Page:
[Python-Dev] Re: Sets: elt in dict, lst.include

Tim Peters tim.one@home.com
Mon, 29 Jan 2001 20:58:59 -0500

> ...
> I'm expecting (though don't have much proof) that most loops over
> dicts don't mutate the dict.

Safe bet!  I do recall writing one once:  it del'ed keys for which the
associated count was 1, because the rest of the algorithm was only
interested in duplicates.

> Maybe we could add a flag to the dict that issues an error when a new
> key is inserted during such a for loop?  (I don't think the key order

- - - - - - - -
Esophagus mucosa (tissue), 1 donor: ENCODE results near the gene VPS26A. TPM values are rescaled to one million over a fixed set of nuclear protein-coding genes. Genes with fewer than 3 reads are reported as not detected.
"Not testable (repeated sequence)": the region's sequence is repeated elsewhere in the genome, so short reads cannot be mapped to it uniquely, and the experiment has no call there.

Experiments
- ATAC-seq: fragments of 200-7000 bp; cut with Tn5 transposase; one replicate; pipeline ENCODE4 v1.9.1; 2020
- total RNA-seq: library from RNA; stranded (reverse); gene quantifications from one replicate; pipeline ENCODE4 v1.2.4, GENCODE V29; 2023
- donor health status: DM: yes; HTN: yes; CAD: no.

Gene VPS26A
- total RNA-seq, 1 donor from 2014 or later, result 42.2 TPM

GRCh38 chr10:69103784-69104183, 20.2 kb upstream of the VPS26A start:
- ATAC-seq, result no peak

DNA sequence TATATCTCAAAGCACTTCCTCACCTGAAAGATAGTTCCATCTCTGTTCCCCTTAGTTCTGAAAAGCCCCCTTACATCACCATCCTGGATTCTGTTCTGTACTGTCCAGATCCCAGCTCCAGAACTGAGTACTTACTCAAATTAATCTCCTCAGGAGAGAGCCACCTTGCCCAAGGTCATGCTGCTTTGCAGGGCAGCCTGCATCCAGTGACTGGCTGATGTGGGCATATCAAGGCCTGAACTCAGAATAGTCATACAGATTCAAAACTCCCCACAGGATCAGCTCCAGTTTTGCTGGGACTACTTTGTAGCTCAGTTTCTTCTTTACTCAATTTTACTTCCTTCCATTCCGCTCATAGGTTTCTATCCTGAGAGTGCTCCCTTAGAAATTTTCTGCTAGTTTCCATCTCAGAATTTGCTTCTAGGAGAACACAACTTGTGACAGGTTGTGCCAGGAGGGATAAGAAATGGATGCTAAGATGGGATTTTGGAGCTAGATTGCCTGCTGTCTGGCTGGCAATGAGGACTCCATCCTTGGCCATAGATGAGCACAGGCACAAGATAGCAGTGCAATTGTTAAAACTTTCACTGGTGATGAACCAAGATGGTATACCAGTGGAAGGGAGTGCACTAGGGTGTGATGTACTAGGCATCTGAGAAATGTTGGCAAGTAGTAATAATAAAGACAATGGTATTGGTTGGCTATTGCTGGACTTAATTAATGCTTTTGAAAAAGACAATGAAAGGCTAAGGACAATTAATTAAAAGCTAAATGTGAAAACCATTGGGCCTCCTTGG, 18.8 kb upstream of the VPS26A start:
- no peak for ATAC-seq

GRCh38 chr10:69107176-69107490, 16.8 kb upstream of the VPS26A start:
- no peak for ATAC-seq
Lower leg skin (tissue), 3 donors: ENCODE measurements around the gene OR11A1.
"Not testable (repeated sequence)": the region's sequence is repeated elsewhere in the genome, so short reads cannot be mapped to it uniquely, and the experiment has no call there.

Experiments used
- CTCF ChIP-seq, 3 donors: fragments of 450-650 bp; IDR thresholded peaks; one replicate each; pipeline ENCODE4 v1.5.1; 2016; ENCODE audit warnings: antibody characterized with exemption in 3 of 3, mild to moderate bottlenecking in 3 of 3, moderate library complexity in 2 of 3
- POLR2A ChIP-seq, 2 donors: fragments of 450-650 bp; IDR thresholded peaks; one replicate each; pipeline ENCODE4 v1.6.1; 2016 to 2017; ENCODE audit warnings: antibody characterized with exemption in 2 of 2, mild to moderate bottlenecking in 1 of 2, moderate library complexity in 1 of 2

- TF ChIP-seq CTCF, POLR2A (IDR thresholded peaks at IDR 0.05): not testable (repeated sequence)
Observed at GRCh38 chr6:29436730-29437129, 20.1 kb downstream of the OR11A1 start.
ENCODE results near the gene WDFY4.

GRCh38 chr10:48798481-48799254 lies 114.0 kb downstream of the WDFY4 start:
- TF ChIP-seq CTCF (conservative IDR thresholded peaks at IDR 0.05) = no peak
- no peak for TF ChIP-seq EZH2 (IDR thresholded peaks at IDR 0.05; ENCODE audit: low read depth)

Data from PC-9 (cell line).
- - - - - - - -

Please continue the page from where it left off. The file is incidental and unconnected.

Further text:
> can be affected when a key is *deleted*.)

That latter is true but specific to this implementation.  "Can't mutate the
dict period" is easier to keep straight, and probably harmless in practice
(if not, it could be relaxed later).  Recall that a similar trick is played
during list.sort(), replacing the list's type pointer for the duration (to
point to an internal "immutable list" type, same as the list type except the
"dangerous" slots point to a function that raises an "immutable list"
TypeError).  Then no runtime expense is incurred for regular lists to keep
checking flags.  I thought of this as an elegant use for switching types at
runtime; you may still be appalled by it, though!